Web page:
These fruit are unmistakable, looking to me like super-miniature Carambola. But to most folk, they resemble the angular (more-to-less winged) fruit of Eriogonum (Buckwheat), which gave rise to the common name, Buckwheat Tree. Enigmatically, though the plant seems to conquer ground effectively, descriptions tell us the fruit are often seedless. I could find nothing in literature that’s available to me about dispersal or germination, though Cliftonia is evidently very successful in establishment and conquering new territory.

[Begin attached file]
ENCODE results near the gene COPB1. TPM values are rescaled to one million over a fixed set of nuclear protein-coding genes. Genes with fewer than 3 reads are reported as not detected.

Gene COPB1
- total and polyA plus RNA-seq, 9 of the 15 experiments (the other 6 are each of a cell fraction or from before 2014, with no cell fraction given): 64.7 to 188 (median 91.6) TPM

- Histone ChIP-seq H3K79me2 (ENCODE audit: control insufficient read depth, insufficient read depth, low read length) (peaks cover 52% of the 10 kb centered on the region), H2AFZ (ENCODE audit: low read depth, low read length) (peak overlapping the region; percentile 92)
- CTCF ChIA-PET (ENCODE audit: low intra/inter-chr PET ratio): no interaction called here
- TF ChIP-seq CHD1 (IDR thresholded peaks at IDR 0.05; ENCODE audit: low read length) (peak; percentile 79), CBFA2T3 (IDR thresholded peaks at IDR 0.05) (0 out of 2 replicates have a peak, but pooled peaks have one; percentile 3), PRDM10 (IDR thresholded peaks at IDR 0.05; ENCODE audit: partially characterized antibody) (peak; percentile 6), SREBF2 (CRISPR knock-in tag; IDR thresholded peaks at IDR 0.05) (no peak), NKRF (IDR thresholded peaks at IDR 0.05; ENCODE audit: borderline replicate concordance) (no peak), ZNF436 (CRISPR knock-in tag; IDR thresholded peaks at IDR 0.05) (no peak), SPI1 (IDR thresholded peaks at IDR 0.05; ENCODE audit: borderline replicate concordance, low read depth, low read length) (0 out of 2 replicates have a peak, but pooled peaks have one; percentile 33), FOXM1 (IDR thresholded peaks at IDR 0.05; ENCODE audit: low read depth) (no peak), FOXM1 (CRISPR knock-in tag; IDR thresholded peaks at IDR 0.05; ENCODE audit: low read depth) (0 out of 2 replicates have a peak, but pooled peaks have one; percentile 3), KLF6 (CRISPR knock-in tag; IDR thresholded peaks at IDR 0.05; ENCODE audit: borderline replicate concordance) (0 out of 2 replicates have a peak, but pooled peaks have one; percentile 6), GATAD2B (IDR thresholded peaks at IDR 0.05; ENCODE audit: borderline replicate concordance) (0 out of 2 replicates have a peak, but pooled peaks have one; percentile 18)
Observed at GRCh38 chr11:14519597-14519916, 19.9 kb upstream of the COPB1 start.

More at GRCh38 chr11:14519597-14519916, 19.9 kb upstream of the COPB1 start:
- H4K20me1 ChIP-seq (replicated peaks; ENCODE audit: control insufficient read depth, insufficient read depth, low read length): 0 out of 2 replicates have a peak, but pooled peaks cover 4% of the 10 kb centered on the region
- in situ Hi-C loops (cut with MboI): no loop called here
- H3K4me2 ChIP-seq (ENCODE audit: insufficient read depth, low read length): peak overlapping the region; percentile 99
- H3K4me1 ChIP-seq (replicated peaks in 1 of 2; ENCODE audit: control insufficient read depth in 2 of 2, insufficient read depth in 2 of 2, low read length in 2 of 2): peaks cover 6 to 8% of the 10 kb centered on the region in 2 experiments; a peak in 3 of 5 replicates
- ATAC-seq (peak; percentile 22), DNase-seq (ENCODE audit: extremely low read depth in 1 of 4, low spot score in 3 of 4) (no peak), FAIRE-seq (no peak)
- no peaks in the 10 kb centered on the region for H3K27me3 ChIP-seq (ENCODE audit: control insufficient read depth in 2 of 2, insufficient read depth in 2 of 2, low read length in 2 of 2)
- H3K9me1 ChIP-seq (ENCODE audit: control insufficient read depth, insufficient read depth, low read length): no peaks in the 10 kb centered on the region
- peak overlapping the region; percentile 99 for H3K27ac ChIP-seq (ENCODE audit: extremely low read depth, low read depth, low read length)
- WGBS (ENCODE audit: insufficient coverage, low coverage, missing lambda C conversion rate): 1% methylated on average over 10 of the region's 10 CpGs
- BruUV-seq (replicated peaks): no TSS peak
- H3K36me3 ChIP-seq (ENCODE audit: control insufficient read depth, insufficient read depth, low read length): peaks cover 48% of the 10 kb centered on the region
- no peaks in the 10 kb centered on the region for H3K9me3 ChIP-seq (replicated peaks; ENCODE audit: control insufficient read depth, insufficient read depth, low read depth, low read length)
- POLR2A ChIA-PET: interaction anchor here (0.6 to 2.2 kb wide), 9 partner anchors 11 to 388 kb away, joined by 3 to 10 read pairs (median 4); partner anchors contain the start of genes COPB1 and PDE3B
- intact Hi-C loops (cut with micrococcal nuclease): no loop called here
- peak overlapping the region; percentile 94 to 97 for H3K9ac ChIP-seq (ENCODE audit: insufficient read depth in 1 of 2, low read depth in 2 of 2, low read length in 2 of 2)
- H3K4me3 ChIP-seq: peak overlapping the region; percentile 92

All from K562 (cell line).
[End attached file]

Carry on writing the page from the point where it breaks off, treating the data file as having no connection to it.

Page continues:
The related Cyrilla racemiflora follows in flowering, along with the very different Itea virginica. Even from a distance you’ll not confuse these two, the thickly-branched Cyrilla bearing multitudinous clusters of swooping and arching racemes is something of a beast. Commonly called Titi, Cyrilla racemiflora deserves its reputation as a problematic competitor in wet soils. Exploring trails and roadways, you’ll encounter the plant hedging practically all wet edges, but it’s not just edges. Titi seems to fill any wet swale in the forest, turning vast acreages into solid thicket, literally Titi Hell. Hellacious, but also handsome, Titi generates nice foliage and quite a show of flowers. The North American Titi, which is recorded in every coastal state from Texas to Maryland, is one of as many as ten Cyrilla species varyingly accepted throughout the broad range of the genus into Central America and the Caribbean (some authors lump all species into the same variable taxon.)